AR15.Com Archives
 Helping friends cope with PTSD
2IDdoc  [Team Member]
2/11/2011 5:55:58 AM EDT
A buddy of mine is back from deployment in A-stan, and is showing all the signs of PTSD. His ETS date is coming up in a couple months, and in the mean time his mom and dad are at their wits end. He gets completely drunk, blows his whole paycheck at the bar in a night, punches out his car windshield, and is just angry all the time. His mom thinks he's completely crazy since he came back. They called the 800 number and have talked with him a LOT, but are now unsure of where to turn.

Does anyone have any advice on how to approach this situation? I would just like to see him get his life back under control.
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KillAgain  [Team Member]
2/11/2011 11:13:36 AM EDT
There's no singular solution for PTSD, but certainly the removal of alcohol from the equation is the first step.

I wish I could give you advice that would completely solve the problem. It's going to be the people who know him best to determine how to help him. Getting the people he served with involved is going to be the key to reaching him effectively. It's going to take someone that went through the deployment with him that was at his side throughout the ordeal to connect with him and point him in the right direction.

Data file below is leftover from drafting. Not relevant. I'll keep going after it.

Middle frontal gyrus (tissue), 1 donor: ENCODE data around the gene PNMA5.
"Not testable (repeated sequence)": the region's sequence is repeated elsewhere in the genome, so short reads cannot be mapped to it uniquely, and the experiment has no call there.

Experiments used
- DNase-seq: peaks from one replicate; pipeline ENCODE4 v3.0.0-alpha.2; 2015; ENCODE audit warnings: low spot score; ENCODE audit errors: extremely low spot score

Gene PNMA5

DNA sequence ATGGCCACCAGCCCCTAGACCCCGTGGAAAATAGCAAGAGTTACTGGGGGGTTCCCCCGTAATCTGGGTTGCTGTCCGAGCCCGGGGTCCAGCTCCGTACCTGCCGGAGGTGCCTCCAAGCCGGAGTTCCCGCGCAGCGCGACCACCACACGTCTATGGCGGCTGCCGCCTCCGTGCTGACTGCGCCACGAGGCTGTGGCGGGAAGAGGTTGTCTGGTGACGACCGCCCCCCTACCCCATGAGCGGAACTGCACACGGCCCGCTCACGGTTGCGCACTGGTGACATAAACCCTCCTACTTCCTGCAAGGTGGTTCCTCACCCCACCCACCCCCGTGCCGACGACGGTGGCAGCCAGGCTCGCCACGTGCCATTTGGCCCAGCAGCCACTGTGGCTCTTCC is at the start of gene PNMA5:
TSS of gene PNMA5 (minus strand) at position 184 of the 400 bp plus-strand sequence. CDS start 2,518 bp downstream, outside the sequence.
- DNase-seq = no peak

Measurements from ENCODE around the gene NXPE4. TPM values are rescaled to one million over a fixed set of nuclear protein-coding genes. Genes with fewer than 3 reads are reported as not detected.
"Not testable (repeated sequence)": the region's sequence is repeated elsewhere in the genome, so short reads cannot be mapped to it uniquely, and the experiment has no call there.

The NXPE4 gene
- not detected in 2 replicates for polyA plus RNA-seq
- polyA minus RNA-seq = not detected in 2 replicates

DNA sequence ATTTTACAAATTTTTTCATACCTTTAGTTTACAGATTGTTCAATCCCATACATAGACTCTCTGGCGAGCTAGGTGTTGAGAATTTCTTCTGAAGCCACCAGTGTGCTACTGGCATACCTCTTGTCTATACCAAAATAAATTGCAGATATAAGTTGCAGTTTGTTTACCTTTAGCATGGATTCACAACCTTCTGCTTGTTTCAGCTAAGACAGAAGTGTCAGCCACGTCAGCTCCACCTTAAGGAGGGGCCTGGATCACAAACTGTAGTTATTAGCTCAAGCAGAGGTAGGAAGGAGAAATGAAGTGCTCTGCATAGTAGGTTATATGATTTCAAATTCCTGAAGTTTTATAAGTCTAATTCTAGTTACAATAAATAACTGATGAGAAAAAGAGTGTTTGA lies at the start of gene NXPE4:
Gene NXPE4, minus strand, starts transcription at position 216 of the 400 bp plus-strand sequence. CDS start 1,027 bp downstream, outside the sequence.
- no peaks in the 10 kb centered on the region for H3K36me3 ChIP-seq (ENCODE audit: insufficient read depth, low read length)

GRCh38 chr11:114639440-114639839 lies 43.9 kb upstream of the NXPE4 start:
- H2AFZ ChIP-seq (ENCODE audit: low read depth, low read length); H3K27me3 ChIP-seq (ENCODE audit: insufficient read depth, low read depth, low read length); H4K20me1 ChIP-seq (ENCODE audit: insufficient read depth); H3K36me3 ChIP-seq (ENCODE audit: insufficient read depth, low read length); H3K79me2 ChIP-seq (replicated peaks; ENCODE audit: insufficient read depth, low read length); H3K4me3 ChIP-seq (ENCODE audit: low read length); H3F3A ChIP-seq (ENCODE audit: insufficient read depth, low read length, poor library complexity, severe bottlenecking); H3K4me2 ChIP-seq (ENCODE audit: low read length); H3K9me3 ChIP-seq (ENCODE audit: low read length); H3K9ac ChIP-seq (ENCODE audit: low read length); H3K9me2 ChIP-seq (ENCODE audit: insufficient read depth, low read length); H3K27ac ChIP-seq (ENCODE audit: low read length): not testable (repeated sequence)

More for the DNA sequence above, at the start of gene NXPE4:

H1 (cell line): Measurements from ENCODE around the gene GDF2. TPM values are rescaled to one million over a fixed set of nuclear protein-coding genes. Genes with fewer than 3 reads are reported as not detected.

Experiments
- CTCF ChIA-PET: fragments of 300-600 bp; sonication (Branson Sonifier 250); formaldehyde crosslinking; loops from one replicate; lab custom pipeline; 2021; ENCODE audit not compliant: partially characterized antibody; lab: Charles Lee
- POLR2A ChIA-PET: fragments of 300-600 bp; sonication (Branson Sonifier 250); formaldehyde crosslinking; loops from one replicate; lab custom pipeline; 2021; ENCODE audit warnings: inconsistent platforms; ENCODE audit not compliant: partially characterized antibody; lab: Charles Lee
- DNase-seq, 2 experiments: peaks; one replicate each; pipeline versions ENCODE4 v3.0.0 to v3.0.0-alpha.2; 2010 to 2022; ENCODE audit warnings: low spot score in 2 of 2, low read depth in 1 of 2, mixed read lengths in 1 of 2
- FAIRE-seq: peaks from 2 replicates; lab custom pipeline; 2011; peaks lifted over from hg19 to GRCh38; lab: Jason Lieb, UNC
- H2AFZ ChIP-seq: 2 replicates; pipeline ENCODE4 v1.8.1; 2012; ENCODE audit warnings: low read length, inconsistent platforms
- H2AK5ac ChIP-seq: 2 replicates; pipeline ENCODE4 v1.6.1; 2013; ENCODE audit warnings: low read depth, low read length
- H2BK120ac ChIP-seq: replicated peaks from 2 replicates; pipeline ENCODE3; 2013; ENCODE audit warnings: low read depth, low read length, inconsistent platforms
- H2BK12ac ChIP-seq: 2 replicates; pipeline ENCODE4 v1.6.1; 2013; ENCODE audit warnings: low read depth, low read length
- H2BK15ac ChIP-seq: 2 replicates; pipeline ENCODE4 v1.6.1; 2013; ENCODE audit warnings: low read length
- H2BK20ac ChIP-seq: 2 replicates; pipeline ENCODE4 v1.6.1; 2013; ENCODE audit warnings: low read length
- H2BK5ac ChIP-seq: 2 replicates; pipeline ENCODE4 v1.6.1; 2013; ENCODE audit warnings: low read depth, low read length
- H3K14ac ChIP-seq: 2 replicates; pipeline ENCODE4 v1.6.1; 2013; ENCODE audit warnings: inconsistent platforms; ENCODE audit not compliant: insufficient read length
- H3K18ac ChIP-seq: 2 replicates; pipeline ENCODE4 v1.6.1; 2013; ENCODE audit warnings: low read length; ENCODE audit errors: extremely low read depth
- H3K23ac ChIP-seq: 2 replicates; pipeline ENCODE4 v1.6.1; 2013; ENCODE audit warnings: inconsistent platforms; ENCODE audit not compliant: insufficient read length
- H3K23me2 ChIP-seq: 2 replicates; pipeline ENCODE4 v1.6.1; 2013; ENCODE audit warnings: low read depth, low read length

2IDdoc  [Team Member]
2/12/2011 12:56:20 PM EDT
Thanks brother. I'll talk to his mom. She knows some of the mothers of the other Marines he deployed with. That's a really good bit of advice.
Papi4baby  [Team Member]
2/12/2011 1:01:14 PM EDT
Try to find stuff for him that will keep him busy and occupied.

Leave little time for the mind to wonder, and remove the alcohol.

Best of luck.
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MrsMonk  [Team Member]
2/12/2011 1:56:29 PM EDT
The Warrior Strengthening Program might be an option worth looking into???

Link to some info.
shootsenmeister  [Team Member]
2/12/2011 7:12:53 PM EDT
Commanders have the authority to recommend anyone be screened by the professionals. His commander can recommend he see a PTSD counselor and a Drug and Alcohol counselor at anytime.

If his fellow service members can convince him to see a counselor it will be easer for him if he acknowledges he has a problem by admitting himself, however if this is not an option the next option is to use the chain of command. The sooner he gets help the better.

No one should be left alone on a path to self destruction.
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